Learn more about Smart Urban Innovations from around the world in the UNDP Smart Urban Innovations Handbook: tinyurl.com/urban-innovations

Download the full PDF of the case study from the attached document.

Tron Bekasi: Digitalising Angkot Vans (Innovation Type: Enterprise Venture)

In 2019, Via launched the app TRON app, facilitating the ordering of angkots in Bekasi, a city in the east of Jakarta. Initially,TRON operated as a point-to-point service, as with standard public buses. However, by adapting its fleet managementsolutions from other similar ventures, Via soon managed to re-mould TRON such that it operated as an on-demand service,experimenting with a more novel approach to public transit instead of duplicating existing efforts. Based on pick-up requests,TRON algorithmically charts dynamic routes and directs angkot drivers and passengers to a suitable pick-up point (a virtual‘bus stop’). This tracking approach allows commuters to avoid walking long distances to find and hail an angkot, whilst driversare also assured of customers. Furthermore, up to 15 people can share a ride, while avoiding the rigidity of fixed public busroutes. To avoid congestion and unsafe conditions at these virtual bus stops, angkots are also scheduled to depart within 1 to 3minutes from each stop. The option to pay for angkot rides using the TRON app itself reduces the hassle of exchanging cashwith drivers. Furthermore, with the economies of scale of such a large-scale enterprise venture, fares on TRON angkots arefixed, and hence often more affordable than the surge pricing rates offered by angkots hailed on roads.

TRON BEKASI: DIGITALISING ANGKOT VANS

Innovation Type: Enterprise Venture

Urban challenge

Jakarta, like many of its Southeast Asian counterparts, suffers from severe traffic congestion – costing the Indonesianeconomy an estimated $4.5 billion a year. The city’s overstretched public transport systems have made ride-hailing popularamongst citizens, with Indonesians being the world’s second-heaviest users of ride hailing apps (Global Digital Report, 2019).Many of Jakarta’s citizens rely on angkots, shared van-taxis with a capacity of 10 to 15 persons, for their daily commute – theirflexibility a bo Against this backdrop, US-based firm Via collaborated with TRON to provide technologically advanced mobilitysolutions that were adapted to Indonesia’s local angkots, to improve the transit system in Indonesian cities. 

Innovation process

Via Transportation, Inc. is a leading global developer of on-demand shared mobility solutions, and approached Bekasi city aspart of efforts to enter the Indonesian market. The venture was favourably received by the Bekasi city government, havingthemselves launched a smart city unit in 2016 as part of wider national efforts to prioritise digital transformation in publicservices. Leveraging Southeast Asia’s growing ride-hailing market, Via carved out a space in the market for itself by focusingon angkots. Angkots were a relatively neglected mode of transport in the ride-hailing industry albeit their ubiquity in theIndonesian urban landscape, ensuring Via did not oversaturate the market while tapping on existing local practices andresources.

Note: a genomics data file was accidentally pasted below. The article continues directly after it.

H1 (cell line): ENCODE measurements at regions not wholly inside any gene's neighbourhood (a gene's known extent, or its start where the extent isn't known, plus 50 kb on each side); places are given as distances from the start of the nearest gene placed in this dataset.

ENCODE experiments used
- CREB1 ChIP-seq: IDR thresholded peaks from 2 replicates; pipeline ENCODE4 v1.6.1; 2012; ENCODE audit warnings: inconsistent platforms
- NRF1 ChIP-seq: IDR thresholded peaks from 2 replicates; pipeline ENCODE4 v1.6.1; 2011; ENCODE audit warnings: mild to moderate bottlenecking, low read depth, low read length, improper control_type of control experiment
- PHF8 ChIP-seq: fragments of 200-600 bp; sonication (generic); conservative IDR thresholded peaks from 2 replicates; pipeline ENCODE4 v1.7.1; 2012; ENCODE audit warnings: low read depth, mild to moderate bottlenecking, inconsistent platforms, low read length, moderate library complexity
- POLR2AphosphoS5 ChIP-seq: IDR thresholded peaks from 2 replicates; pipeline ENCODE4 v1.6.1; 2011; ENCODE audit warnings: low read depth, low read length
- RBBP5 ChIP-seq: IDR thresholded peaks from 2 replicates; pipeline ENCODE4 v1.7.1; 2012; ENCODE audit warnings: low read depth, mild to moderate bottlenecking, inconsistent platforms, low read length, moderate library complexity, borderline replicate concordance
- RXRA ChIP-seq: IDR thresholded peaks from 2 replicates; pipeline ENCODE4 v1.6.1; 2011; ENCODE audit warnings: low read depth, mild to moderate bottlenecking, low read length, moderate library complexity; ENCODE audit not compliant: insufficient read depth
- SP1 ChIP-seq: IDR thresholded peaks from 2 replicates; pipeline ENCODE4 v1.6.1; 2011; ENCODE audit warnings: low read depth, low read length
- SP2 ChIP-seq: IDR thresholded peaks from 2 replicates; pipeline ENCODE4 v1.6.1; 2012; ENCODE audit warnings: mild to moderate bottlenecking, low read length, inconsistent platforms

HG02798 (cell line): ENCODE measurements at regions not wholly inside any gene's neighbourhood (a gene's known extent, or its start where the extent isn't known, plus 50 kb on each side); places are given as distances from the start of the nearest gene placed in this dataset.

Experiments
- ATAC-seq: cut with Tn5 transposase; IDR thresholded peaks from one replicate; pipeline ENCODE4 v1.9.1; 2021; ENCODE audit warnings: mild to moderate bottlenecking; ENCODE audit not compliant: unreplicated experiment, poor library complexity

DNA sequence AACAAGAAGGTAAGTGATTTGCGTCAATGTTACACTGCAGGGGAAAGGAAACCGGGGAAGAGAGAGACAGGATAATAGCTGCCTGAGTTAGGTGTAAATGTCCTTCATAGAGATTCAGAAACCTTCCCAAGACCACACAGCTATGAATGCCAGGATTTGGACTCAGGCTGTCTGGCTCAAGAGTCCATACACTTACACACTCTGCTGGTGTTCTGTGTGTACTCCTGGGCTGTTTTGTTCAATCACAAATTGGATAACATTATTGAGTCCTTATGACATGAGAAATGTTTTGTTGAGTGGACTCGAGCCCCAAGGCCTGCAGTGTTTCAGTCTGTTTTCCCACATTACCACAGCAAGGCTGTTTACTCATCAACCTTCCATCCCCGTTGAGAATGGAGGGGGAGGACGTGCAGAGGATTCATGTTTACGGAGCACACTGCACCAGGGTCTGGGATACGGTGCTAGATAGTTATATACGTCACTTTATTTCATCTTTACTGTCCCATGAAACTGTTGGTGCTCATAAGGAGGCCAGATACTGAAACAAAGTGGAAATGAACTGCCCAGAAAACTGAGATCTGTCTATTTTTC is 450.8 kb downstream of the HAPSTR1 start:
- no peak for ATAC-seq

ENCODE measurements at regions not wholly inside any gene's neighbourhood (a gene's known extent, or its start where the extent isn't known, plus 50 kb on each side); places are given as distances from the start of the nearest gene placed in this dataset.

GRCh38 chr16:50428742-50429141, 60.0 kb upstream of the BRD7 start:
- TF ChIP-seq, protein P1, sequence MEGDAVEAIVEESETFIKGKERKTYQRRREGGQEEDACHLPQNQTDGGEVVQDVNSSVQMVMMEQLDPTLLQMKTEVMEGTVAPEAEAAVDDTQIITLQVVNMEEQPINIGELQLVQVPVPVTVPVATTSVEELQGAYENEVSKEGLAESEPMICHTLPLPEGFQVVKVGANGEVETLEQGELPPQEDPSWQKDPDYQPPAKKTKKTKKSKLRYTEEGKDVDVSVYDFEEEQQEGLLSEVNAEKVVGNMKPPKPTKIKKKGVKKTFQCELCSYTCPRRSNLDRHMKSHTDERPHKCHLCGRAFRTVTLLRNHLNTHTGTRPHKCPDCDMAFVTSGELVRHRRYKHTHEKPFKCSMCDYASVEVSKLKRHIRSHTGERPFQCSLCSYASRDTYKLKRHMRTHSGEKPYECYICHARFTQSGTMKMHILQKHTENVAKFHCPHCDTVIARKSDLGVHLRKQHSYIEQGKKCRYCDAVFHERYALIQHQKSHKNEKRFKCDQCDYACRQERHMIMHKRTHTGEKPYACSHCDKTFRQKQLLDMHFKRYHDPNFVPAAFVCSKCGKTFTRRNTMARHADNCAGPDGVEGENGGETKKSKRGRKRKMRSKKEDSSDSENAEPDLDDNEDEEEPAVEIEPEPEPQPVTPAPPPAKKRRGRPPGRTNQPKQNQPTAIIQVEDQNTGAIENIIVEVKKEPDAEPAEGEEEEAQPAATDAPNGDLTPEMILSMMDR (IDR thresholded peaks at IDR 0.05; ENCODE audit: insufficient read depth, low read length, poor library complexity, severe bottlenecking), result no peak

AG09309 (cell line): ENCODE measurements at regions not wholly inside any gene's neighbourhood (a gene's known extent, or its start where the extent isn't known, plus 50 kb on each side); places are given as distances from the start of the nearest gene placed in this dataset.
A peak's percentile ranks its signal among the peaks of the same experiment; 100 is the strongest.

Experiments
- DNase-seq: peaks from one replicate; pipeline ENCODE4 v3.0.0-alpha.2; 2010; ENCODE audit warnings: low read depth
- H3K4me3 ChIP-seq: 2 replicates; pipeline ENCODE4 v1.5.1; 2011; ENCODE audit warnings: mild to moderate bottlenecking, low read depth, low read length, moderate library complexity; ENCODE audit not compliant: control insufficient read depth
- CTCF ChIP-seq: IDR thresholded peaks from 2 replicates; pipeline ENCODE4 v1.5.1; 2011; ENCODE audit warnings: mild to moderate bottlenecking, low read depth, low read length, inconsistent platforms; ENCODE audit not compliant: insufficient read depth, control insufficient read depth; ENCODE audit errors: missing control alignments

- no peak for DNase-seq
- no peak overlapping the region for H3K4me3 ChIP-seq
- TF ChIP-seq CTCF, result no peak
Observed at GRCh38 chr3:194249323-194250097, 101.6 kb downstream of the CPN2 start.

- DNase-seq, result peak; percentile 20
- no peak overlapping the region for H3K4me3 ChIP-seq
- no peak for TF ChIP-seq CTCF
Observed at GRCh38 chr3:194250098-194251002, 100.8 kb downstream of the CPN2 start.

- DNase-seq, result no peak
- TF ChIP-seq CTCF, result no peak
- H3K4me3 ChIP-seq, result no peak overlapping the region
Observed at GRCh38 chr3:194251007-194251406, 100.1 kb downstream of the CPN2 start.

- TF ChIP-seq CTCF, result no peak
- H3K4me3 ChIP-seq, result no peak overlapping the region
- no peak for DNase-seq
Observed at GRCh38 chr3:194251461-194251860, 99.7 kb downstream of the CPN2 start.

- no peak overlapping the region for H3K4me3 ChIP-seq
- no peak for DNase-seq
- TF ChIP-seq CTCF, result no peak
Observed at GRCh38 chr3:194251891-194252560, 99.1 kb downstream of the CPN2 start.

Solution

Continuity

Having first launched with just 15 angkots, TRON has now accumulated over 1000 member drivers in Bekasi. 

Key takeaways

  • International enterprises should adapt their solutions to local contexts. Although Via has accumulated a host ofexpertise and best practices in urban mobility solutions, it would have failed to capture a significant share of the Bekasimarket if it hadn’t tailored these solutions to the local favourite – angkots.
  • Make creative use of existing infrastructure and everyday practices. Often, citizens are well-engaged with these – inthis case, with angkots – and their capabilities (flexibility, passenger capacity) and popularity should not be neglectedin favour of a fresh solution that might fail to reach similar levels of engagement. 
  • Enterprises should engage with and align with the priorities of the government. By emerging in Bekasi city, TRON waswell-aligned with the city’s ambitions of becoming a smarter and greener city – hence winning the hearts of localleadership (who then mobilised support for the project in the form of fleet enhancement). 

Learn more about Smart Urban Innovations from around the world in the UNDP Smart Urban Innovations Handbook: tinyurl.com/urban-innovations

Download the full PDF of the case study from the attached document.

Shenzhen: a Resilient 'Sponge' City (Innovation Type: Institutional Pioneer)

Sponge cities offer a simple natural solution to this urban problem. By shifting away from traditional “grey infrastructure” ofconcrete and, instead, building porous, permeable infrastructure such as green roofs, roads and gardens that mimic natureand absorb and retain rainwater for future use, Shenzhen hopes to reduce flooding while moving towards a more circulareconomy. The city has formulated a comprehensive multi-layer sponge plan and has created a standardised framework tocoordinate urban development with the requirements of sponge infrastructure.